But besides the fact that nonsense requires sense to define itself, it appeals to us under the pretense of being “deep.” Sure, a great test of any art — whether film, music, book, or watercolor — is if it stands up under multiple viewings. Does it make us think, draw us back into its world? Yet there’s a danger in assuming that ambiguity equals profundity, that obscurity is artsy, that the more cultured a film is, the more brow-scrunching and head-scratching it will provoke. “I don’t know what it meant,” says the critic, stroking his goatee. “But, man, it was deep.” It’s the artistic version of the Eastern riddle, “What’s the sound of one hand clapping?” The question poses as profundity when, in reality, it is nonsense. Likewise, ambiguity that results from meaninglessness is not profound, it is simply unanswerable.

So, what makes absurdism “good”?

Perhaps it’s a line we individually have to draw.  I’m not sure. Ambiguity can be an important literary tool. But there’s a huge difference between being vague, cryptic, and shifty, and being intentionally nonsensical. The more we celebrate blather, the more artists we encourage to take “a hale swan-dive off the deep end.” The New York art critic who finds sublimity in a feces-splattered canvas does little more than encourage more shit.

Truth is, it stinks, and we’d be better off just saying so.

So if you ask me, absurdism is only “good” as it draws us back to something meaningful. But, then again, doesn’t that undermine its very foundation?

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{ 15 comments… add one }
  • Jessica Thomas March 1, 2013, 7:30 AM

    I stopped listening to Tori Amos a long time ago because of this. Her lyrics stopped making any kind of sense. Listening was a unecessary and uncomfortable journey into her nonsensical mind, and quite frankly what I saw in there gave me the heebee geebees.

  • Jill March 1, 2013, 7:41 AM

    Pollock didn’t use frames. He used composition and color, neither of which is absurd. I hesitate to comment on this because I tend to be obscure unintentionally, and I often wonder why others don’t get my jokes or my stories. Just because others don’t understand my logic doesn’t mean it doesn’t exist. That’s the problem with artists/creators/writers, etc. If they understood the world in the same way that others did, they wouldn’t be artists.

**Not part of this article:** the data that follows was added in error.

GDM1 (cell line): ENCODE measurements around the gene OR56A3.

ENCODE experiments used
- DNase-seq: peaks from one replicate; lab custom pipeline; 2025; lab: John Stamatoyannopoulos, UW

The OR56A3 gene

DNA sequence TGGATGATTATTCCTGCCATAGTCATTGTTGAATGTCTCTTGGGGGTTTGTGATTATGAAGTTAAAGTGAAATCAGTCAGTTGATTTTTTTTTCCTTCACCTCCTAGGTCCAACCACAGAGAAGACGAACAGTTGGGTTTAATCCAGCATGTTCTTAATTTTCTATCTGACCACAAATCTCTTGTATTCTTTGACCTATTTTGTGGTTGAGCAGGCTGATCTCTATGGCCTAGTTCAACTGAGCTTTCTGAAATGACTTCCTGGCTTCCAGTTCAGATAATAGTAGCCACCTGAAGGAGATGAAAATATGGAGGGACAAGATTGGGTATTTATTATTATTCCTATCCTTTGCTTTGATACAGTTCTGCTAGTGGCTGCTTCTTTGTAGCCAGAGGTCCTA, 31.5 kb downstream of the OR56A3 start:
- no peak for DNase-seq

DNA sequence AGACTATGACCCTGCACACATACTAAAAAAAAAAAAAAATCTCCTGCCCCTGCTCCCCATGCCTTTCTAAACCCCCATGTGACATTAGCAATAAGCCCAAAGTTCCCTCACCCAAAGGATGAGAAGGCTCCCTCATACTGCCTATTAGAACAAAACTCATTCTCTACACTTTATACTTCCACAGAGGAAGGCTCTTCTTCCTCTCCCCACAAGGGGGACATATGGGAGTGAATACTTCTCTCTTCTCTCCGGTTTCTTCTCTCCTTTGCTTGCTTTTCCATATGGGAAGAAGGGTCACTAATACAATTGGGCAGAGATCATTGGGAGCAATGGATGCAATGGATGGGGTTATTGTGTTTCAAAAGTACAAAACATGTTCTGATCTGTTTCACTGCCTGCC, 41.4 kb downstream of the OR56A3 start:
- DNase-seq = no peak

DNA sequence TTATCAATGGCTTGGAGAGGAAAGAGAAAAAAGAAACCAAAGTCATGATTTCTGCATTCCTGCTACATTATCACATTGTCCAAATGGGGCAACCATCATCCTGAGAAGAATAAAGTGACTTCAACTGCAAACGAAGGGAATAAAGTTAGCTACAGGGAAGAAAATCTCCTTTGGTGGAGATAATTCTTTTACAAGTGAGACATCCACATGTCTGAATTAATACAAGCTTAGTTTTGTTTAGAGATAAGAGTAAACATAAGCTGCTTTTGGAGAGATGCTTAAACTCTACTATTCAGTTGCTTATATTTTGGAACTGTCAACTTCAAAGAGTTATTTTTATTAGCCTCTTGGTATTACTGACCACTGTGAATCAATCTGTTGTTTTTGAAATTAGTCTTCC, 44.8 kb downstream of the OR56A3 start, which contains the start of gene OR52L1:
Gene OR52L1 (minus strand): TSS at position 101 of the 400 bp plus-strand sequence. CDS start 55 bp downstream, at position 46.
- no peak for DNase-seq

• Mike Duran March 1, 2013, 8:52 AM

      “[Pollock] used composition ans color, neither of which is absurd.”

      This is exactly my point, Jill. He uses something very non-abstract to create abstraction.

      “Just because others don’t understand my logic doesn’t mean it doesn’t exist.”

      Of course. But this assumes it’s “understandable,” not nonsensical. It’s one thing for your “logic” to be deep. It’s another for it to be absurd. There’s a big difference between being misunderstood because you’re profound and being misunderstood because you’re utterly mad.

      • Kat Heckenbach March 1, 2013, 9:08 AM

        Yes, what Mike said about being profound vs. mad. I know nothing of Pollock, so no comment on that, but I do know you, Jill, and if you are misunderstood it’s because you see things differently and have a quirky sense of humor, and some people get you and some don’t.

        Example to illustrate. I visited a museum a while back. One piece of art looked like a picture of someone’s hair clippings. Well it was, but it was a *drawing* of hair clippings. It’s something that takes real, concrete skill–that “foundation” mentioned in the quote Mike used. Yet it used that skill in a very unconventional way. That’s cool. However, another piece was a giant painting of colored stripes. It looked like a bed sheet pattern. No, that’s not profound. It’s stripes. I don’t care what the colors represent to the artist or whatever–it’s stripes. Any house painter in the world could have done the same thing with a ruler and some masking tape. 😛

        • Jill March 1, 2013, 9:49 AM

          About the stripes–it isn’t profound unless you view color and the regularity of shapes as profound. The stripes painting (I know what painting you’re talking about) does have a foundation of what makes art art; however, it doesn’t represent great skill. It’s a study, in my opinion, and it actually isn’t obscure in the least. It’s quite the opposite, very accessible, like bedsheets or curtains. It’s reductionists in spirit. Many artists who are obscure, intentionally or otherwise, are attempting to confront complexity and/or chaos. Essentially, I get what you and Mike are saying. Some artists don’t even want their art to make sense. Nonsensical art can be fun (as with Lewis Carroll), but it can also leave no way for the average person to enter in and take part in. It can be purposefully exclusive.